We hope that we could show that Mahout’s shell allows people to interactively and incrementally write algorithms. We have entered a lot of individual commands, one-by-one, until we got the desired results. We can now refactor a little by wrapping our statements into easy-to-use functions. The definition of functions follows standard scala syntax.

We put all the commands for ordinary least squares into a function ols.

def ols(drmX: DrmLike[Int], y: Vector) = 
  solve(drmX.t %*% drmX, drmX.t %*% y)(::, 0)

Note that DSL declares implicit collect if coersion rules require an in-core argument. Hence, we can simply skip explicit collects.

Next, we define a function goodnessOfFit that tells how well a model fits the target variable:

def goodnessOfFit(drmX: DrmLike[Int], beta: Vector, y: Vector) = {
  val fittedY = (drmX %*% beta).collect(::, 0)
  (y - fittedY).norm(2)

So far we have left out an important aspect of a standard linear regression model. Usually there is a constant bias term added to the model. Without that, our model always crosses through the origin and we only learn the right angle. An easy way to add such a bias term to our model is to add a column of ones to the feature matrix \(\mathbf{X}\). The corresponding weight in the parameter vector will then be the bias term.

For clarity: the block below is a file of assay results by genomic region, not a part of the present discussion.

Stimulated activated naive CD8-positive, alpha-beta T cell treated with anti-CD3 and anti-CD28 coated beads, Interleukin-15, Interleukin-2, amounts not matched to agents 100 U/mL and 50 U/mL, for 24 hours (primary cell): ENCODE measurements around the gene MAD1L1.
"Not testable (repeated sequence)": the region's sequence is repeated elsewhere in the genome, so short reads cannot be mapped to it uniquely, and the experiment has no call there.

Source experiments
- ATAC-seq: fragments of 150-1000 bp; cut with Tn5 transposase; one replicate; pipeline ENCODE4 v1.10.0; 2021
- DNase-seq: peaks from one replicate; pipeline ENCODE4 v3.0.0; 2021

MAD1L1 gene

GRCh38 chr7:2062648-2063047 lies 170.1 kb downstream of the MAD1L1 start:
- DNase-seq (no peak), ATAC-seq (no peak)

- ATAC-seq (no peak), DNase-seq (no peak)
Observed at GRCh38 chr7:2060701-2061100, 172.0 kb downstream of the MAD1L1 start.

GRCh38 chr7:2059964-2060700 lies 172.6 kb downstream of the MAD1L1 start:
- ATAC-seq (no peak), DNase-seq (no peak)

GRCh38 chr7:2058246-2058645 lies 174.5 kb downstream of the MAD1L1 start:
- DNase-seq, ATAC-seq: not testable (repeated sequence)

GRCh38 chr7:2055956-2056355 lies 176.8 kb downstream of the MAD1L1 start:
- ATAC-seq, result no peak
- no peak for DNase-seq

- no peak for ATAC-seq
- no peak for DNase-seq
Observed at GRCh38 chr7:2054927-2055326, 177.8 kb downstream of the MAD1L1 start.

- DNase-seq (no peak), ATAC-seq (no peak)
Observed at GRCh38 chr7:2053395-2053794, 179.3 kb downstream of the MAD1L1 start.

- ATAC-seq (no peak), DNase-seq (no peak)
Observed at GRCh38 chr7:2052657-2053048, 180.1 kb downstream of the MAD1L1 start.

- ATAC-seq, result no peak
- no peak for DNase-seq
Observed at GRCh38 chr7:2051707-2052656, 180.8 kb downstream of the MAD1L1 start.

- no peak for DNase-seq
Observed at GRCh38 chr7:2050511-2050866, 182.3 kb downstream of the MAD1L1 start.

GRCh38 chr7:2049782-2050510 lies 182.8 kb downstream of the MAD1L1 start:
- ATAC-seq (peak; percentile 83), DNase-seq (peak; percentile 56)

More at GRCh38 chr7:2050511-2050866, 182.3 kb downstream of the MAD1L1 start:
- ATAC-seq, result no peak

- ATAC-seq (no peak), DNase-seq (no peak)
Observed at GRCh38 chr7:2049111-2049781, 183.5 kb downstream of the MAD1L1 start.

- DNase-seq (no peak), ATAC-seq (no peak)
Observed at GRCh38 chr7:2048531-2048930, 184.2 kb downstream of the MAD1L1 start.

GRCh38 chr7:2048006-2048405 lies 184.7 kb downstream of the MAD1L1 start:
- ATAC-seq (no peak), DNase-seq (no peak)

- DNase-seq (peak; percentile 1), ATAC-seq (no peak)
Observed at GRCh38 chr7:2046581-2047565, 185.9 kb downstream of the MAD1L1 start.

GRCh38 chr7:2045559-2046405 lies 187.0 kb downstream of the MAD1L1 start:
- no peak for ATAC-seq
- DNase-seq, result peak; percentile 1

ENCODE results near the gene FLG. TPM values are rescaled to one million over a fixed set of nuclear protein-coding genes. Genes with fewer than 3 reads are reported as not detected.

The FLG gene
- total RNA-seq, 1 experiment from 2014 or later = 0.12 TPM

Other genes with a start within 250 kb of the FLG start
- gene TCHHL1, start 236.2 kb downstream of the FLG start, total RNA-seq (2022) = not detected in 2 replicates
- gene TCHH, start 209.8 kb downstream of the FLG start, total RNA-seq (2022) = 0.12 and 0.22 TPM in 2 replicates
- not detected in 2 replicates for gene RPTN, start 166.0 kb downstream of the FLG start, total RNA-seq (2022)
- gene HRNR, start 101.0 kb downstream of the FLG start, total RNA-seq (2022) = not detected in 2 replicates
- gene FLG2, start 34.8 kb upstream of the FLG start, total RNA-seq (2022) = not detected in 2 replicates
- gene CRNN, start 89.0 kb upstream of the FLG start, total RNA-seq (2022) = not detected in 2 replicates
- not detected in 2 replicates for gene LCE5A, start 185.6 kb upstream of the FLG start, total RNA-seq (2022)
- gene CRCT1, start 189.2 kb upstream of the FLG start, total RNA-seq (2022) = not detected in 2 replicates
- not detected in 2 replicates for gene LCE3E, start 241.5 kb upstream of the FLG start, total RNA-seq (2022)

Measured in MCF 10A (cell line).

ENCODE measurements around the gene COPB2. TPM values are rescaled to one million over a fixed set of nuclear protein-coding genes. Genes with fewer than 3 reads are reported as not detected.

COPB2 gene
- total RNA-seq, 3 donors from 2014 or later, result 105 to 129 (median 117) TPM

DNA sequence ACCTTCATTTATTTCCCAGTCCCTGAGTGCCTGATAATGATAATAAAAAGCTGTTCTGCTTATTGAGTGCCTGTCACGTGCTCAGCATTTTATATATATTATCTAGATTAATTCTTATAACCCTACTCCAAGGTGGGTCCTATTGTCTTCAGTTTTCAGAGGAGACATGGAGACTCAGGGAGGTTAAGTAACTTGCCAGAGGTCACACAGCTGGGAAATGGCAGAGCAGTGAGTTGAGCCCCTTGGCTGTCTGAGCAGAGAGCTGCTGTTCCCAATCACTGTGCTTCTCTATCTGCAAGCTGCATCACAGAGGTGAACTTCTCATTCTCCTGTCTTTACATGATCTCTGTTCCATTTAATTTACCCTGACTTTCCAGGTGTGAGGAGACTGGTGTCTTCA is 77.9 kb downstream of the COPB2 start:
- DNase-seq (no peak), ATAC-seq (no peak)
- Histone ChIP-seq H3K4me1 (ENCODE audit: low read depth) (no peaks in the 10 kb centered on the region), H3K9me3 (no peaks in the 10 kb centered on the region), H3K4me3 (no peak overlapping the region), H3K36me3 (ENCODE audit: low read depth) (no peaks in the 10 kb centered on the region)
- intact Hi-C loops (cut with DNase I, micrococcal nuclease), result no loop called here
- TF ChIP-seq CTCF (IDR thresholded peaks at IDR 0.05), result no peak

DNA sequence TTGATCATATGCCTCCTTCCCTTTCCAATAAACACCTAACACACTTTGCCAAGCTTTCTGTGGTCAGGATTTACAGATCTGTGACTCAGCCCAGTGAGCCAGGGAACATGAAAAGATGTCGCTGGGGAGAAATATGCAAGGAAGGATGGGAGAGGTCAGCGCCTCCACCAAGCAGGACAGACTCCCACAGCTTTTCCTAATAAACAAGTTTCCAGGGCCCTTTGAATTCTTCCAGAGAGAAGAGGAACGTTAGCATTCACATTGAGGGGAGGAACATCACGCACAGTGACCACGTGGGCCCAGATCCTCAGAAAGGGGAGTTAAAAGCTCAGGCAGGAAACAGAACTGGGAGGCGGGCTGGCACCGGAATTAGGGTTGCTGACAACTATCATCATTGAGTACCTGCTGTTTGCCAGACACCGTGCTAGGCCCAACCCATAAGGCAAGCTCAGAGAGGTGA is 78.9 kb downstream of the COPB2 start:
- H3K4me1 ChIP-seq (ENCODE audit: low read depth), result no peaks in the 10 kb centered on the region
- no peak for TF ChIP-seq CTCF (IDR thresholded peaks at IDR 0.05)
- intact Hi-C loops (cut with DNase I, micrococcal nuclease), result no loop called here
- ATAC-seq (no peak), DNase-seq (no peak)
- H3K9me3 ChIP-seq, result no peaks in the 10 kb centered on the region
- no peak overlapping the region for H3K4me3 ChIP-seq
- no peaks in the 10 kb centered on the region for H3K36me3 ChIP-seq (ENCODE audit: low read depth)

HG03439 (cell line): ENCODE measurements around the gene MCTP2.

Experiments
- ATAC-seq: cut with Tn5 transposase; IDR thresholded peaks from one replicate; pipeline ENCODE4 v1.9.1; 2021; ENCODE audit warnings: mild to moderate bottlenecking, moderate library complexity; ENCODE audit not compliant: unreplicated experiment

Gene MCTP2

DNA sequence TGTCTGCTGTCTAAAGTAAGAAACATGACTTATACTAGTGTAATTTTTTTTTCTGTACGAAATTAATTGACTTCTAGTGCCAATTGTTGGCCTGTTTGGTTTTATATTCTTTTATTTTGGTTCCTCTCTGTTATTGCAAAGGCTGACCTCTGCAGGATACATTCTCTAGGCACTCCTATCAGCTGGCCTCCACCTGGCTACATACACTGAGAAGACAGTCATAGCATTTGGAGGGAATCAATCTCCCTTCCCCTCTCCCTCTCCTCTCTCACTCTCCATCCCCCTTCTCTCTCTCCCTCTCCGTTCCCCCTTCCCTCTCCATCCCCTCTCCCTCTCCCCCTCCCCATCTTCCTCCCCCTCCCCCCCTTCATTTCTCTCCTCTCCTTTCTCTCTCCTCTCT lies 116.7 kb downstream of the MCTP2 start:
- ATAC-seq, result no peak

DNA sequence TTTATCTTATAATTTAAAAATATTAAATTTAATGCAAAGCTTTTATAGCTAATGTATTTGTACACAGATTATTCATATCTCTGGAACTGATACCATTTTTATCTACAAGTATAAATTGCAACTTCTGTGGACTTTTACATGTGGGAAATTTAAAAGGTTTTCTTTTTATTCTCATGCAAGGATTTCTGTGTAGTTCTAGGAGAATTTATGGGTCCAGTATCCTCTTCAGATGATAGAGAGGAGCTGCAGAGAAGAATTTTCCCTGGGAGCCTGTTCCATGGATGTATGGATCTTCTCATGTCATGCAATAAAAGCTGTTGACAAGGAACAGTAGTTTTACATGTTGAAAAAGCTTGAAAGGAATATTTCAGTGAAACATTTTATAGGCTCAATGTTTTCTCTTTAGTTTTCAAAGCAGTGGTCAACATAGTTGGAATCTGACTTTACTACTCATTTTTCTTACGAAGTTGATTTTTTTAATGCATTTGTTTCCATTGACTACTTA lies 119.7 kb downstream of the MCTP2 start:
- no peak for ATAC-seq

Here is how we add a bias column:

val drmXwithBiasColumn = drmX cbind 1

Now we can give the newly created DRM drmXwithBiasColumn to our model fitting method ols and see how well the resulting model fits the training data with goodnessOfFit. You should see a large improvement in the result.

val betaWithBiasTerm = ols(drmXwithBiasColumn, y)
goodnessOfFit(drmXwithBiasColumn, betaWithBiasTerm, y)

As a further optimization, we can make use of the DSL’s caching functionality. We use drmXwithBiasColumn repeatedly as input to a computation, so it might be beneficial to cache it in memory. This is achieved by calling checkpoint(). In the end, we remove it from the cache with uncache:

val cachedDrmX = drmXwithBiasColumn.checkpoint()

val betaWithBiasTerm = ols(cachedDrmX, y)
val goodness = goodnessOfFit(cachedDrmX, betaWithBiasTerm, y)



Liked what you saw? Checkout Mahout’s overview for the Scala and Spark bindings.